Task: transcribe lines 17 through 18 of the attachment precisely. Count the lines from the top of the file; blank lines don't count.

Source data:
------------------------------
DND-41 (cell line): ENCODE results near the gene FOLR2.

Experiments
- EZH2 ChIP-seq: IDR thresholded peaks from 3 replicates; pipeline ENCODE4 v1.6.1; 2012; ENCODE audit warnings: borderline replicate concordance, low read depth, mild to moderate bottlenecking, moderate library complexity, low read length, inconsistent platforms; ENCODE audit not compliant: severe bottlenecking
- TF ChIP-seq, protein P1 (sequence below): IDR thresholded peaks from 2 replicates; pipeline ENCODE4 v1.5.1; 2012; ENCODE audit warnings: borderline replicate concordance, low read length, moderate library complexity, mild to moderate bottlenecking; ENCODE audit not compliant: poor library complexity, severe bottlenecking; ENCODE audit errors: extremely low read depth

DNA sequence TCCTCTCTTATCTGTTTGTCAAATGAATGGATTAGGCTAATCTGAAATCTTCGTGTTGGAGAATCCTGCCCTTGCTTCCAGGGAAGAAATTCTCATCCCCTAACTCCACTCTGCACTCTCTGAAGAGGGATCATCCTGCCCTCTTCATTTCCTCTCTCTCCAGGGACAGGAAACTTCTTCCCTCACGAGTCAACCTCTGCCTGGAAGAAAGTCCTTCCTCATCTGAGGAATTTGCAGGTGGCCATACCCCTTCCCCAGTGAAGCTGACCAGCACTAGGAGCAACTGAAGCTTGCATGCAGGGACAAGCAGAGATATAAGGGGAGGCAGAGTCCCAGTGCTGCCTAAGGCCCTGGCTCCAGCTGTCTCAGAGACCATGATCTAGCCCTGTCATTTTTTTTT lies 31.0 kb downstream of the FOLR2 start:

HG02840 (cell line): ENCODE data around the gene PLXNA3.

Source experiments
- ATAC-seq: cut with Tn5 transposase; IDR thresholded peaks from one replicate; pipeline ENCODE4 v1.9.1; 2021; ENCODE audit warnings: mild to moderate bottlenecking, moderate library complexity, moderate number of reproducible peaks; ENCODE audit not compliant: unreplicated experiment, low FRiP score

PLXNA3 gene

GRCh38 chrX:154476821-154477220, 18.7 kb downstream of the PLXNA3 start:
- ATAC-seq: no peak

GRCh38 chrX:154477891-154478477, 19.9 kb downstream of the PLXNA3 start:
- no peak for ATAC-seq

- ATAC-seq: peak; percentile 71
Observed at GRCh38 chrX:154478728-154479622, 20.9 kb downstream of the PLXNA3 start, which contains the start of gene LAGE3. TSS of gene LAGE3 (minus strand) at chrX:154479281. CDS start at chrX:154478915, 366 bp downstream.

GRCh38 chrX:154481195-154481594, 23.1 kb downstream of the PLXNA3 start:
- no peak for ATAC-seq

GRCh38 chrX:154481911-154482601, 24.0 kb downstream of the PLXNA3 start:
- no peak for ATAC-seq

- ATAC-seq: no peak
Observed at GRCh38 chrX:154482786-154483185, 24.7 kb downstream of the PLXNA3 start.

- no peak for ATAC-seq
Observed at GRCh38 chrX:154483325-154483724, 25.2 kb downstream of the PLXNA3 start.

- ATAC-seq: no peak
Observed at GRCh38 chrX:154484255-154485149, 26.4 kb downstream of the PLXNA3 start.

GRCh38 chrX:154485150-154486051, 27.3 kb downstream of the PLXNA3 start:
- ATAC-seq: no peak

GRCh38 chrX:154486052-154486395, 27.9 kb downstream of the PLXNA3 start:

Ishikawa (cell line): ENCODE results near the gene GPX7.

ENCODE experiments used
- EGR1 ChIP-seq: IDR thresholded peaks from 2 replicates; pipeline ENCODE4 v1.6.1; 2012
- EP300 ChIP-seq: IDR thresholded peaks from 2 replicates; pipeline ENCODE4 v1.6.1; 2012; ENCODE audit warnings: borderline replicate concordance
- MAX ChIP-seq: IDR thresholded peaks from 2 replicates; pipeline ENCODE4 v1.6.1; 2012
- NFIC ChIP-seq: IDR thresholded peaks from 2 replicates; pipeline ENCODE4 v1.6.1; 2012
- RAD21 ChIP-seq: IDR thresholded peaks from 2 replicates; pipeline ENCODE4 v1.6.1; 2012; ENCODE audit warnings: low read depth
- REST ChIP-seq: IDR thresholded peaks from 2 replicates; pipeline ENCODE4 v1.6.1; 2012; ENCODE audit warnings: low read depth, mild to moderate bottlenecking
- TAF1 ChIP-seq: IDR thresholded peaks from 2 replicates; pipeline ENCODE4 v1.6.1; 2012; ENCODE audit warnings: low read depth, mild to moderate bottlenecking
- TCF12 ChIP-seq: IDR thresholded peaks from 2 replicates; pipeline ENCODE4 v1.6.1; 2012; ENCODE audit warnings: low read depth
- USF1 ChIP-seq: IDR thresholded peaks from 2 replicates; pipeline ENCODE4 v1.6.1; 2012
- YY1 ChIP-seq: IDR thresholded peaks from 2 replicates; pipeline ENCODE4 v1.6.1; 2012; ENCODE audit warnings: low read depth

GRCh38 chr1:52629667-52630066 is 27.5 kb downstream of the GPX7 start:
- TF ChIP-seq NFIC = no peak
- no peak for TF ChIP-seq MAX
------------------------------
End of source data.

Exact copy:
- no peak for ATAC-seq

GRCh38 chrX:154481911-154482601, 24.0 kb downstream of the PLXNA3 start: